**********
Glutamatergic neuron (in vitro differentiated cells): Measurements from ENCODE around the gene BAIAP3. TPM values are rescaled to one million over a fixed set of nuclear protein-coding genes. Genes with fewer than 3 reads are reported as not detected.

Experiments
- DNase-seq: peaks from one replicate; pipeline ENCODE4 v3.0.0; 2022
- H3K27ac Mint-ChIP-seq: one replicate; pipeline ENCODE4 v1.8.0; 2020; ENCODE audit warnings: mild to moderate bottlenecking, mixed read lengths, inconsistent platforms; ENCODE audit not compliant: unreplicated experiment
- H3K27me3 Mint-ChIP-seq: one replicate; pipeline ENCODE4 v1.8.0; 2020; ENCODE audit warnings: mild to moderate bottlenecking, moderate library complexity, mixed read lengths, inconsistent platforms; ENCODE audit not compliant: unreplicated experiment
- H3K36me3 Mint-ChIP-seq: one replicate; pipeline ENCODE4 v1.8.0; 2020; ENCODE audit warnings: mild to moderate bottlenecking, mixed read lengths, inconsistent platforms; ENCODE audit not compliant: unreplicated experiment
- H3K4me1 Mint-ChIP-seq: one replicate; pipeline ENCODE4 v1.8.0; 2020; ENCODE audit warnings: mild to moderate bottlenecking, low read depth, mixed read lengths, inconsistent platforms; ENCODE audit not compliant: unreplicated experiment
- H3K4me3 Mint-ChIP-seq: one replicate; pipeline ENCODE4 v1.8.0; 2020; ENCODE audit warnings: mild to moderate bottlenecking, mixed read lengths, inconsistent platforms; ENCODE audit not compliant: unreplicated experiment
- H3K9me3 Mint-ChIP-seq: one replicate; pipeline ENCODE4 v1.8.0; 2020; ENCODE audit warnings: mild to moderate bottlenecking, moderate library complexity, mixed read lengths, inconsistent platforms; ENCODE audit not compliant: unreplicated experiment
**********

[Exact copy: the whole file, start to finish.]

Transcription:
Glutamatergic neuron (in vitro differentiated cells): Measurements from ENCODE around the gene BAIAP3. TPM values are rescaled to one million over a fixed set of nuclear protein-coding genes. Genes with fewer than 3 reads are reported as not detected.

Experiments
- DNase-seq: peaks from one replicate; pipeline ENCODE4 v3.0.0; 2022
- H3K27ac Mint-ChIP-seq: one replicate; pipeline ENCODE4 v1.8.0; 2020; ENCODE audit warnings: mild to moderate bottlenecking, mixed read lengths, inconsistent platforms; ENCODE audit not compliant: unreplicated experiment
- H3K27me3 Mint-ChIP-seq: one replicate; pipeline ENCODE4 v1.8.0; 2020; ENCODE audit warnings: mild to moderate bottlenecking, moderate library complexity, mixed read lengths, inconsistent platforms; ENCODE audit not compliant: unreplicated experiment
- H3K36me3 Mint-ChIP-seq: one replicate; pipeline ENCODE4 v1.8.0; 2020; ENCODE audit warnings: mild to moderate bottlenecking, mixed read lengths, inconsistent platforms; ENCODE audit not compliant: unreplicated experiment
- H3K4me1 Mint-ChIP-seq: one replicate; pipeline ENCODE4 v1.8.0; 2020; ENCODE audit warnings: mild to moderate bottlenecking, low read depth, mixed read lengths, inconsistent platforms; ENCODE audit not compliant: unreplicated experiment
- H3K4me3 Mint-ChIP-seq: one replicate; pipeline ENCODE4 v1.8.0; 2020; ENCODE audit warnings: mild to moderate bottlenecking, mixed read lengths, inconsistent platforms; ENCODE audit not compliant: unreplicated experiment
- H3K9me3 Mint-ChIP-seq: one replicate; pipeline ENCODE4 v1.8.0; 2020; ENCODE audit warnings: mild to moderate bottlenecking, moderate library complexity, mixed read lengths, inconsistent platforms; ENCODE audit not compliant: unreplicated experiment